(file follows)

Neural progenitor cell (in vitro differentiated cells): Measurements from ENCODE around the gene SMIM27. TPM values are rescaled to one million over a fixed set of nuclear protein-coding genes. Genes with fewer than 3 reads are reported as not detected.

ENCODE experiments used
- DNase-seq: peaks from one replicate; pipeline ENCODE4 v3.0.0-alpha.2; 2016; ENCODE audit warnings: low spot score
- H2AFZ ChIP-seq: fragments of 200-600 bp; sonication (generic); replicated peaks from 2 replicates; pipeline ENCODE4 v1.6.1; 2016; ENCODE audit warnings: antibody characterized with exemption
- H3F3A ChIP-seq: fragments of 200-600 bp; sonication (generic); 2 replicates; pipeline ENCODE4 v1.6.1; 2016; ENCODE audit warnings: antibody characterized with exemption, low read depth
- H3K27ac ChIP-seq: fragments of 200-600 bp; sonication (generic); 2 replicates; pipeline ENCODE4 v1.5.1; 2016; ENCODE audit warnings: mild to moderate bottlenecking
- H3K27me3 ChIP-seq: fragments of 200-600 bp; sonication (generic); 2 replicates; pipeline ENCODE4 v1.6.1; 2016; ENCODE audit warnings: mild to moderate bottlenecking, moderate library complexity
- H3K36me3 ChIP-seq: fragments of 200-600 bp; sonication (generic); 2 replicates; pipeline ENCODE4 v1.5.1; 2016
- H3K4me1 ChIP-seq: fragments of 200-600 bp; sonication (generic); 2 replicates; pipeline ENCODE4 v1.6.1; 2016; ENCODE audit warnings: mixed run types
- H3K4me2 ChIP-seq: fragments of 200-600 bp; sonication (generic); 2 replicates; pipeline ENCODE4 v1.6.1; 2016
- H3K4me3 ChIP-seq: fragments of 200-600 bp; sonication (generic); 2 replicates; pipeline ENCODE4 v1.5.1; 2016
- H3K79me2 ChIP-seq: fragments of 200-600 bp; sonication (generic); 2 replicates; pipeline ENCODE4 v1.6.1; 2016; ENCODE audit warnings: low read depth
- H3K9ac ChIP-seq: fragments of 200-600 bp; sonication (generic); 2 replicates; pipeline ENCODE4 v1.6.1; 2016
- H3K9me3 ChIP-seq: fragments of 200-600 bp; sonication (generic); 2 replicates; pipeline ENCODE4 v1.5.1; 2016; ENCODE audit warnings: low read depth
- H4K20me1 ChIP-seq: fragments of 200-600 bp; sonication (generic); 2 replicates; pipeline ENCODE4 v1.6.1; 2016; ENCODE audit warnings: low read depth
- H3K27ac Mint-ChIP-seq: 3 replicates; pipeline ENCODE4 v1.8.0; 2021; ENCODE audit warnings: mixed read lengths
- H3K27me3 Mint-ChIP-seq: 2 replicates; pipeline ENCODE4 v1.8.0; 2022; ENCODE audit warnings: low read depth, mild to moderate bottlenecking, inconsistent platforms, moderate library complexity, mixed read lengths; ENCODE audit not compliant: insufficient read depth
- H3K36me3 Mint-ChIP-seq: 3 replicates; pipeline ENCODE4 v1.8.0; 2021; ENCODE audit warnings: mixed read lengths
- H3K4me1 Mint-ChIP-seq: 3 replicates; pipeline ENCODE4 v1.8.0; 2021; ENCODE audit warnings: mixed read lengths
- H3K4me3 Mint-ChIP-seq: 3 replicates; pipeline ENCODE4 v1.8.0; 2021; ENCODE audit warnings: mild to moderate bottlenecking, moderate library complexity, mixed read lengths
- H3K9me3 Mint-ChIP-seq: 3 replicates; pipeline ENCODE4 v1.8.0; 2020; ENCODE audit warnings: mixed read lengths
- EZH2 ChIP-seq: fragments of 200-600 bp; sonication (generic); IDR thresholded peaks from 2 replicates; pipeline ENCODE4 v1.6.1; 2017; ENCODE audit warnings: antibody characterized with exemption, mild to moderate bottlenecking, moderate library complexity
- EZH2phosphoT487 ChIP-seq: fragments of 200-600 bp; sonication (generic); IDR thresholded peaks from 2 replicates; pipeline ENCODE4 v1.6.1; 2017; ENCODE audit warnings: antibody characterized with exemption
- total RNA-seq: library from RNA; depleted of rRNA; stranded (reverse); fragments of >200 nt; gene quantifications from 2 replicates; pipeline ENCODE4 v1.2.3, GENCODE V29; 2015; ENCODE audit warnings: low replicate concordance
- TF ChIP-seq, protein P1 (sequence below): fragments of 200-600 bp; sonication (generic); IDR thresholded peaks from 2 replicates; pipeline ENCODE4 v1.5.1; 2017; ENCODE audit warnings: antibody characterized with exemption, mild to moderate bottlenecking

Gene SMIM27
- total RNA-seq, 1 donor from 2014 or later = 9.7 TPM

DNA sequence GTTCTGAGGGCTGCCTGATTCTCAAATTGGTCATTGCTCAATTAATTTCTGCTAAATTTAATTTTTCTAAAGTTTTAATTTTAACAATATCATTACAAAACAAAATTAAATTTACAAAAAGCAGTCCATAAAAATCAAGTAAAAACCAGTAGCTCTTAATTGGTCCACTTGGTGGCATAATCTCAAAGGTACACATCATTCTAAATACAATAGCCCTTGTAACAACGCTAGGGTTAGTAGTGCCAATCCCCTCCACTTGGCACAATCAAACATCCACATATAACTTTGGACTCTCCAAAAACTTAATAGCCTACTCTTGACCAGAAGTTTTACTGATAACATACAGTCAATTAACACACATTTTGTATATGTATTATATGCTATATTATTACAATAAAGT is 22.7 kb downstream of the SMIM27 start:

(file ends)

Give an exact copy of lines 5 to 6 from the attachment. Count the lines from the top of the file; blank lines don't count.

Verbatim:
- H3F3A ChIP-seq: fragments of 200-600 bp; sonication (generic); 2 replicates; pipeline ENCODE4 v1.6.1; 2016; ENCODE audit warnings: antibody characterized with exemption, low read depth
- H3K27ac ChIP-seq: fragments of 200-600 bp; sonication (generic); 2 replicates; pipeline ENCODE4 v1.5.1; 2016; ENCODE audit warnings: mild to moderate bottlenecking